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Partnership quality is associated with physical and psychological health. The Questionnaire on Sexual Experience and Partnership Quality (Q-SEx-PaQ) was constructed as a part of the Berlin Aging Study (BASE-II). It allows the assessment of the main dimensions of sexuality and partnership quality. Aims were to analyze factorial validity including measurement invariance across age and to examine hypotheses regarding test criterion correlations as part of a validation strategy. We also wanted to estimate the test scores’ reliability in a large survey setting. A combination of exploratory and confirmatory factor analyses was used to first explore and then test factorial validity. We analyzed baseline cross-sectional data from 233 younger (28.3 ± 3.0 years) and 767 older (68.2 ± 3.7 years) participants from the BASE-II. The EFA showed two-factor-solutions for the scales partnership satisfaction and changes of meaning ascribed to partnership and four-factor-solutions for meaning ascribed to partnership and partner selection. CFAs confirmed these structures. Reliability estimates were satisfactory with few exceptions. The empirical findings support the reliability and factorial validity of the Q-SEx-PaQ scores. The questionnaire provides a short yet comprehensive instrument to assess sexual experiences and partnership quality of same age groups using factor scores and is not appropriate for individual diagnostics.
... For instance, it was reported that 41.3% of adult men (above 18 years old) in France have ED, 33.2% in Brazil and 41.8% in China [79]; 18.0%-48.0% among middle-aged men in Germany [80] and about 50.0% of aging diabetic men (aged have ED in the United States [81]. ...
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Infertility is prevalent in about 10%-25% of couples in their reproductive age, analogous to 60-80 million infertile couples globally. Of these infertility cases, 10%-30% are exclusively attributed to a problem of the male. Several diseases have been implicated as contributors to deteriorating male fertility and diabetes mellitus (DM) is included. DM, a chronic non-communicable disease, has been considered as one of the most appreciable health threats, as it affects 9% (422 million) of the world’s population as of 2014. It is characterised by hyperglycaemia, which can result from the inability of the pancreatic β-cells to secrete insulin or from the target tissue becoming insensitive to insulin. DM has been reported to influence male reproductive function through diverse pathways and mechanisms. The adverse effects of reactive oxygen species and successive development of oxidative stress that occur due to DM have been investigated and implicated by several studies. The products of non-enzymatic glycosylation are reported to be widely distributed in the reproductive tract of diabetic men. Additionally, DM has been implicated to impair the processes of male sexual acts. Data reported in this review were extracted from PubMed, Google Scholar, Science Direct and Scopus with diabetes and male infertility as the key search words. In light of the aforementioned, the aim of this review is to provide brief background information on DM as well highlight and explain the likely mechanisms of male fertility which DM impacts.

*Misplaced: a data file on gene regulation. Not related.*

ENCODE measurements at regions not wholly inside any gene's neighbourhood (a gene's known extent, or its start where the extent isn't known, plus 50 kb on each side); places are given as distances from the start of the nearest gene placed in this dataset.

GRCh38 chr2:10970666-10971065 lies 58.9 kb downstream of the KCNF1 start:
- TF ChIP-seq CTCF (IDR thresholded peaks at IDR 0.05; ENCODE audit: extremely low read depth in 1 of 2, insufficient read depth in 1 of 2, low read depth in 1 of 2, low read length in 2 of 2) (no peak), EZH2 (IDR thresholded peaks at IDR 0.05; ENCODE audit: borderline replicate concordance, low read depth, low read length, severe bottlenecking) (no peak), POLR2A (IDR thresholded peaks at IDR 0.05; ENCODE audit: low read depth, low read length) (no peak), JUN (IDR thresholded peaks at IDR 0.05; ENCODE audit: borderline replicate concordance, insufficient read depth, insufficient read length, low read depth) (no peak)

... Bei Frauen wird von einer Prävalenz aller sexuellen Funktionsstörungen zusammengenommen von etwa 38 % in Deutschland ausgegangen [6]. Bei Männern schwanken die Angaben der Prävalenz für Erektionsstörungen in Deutschland zwischen 9 und 48 % [7][8][9]. Für Erektionsstörungen zeigt sich eine deutliche Zunahme der Prävalenz mit steigendem Alter (<40 Jahre: 1-10 %; 60-69 Jahre: 20-40 %; [5]). Die große Varianz der Prävalenzangaben findet sich nicht allein bei den Erektionsstörungen, sondern auch bei den anderen sexuellen Funktionsstörungen (vgl. ...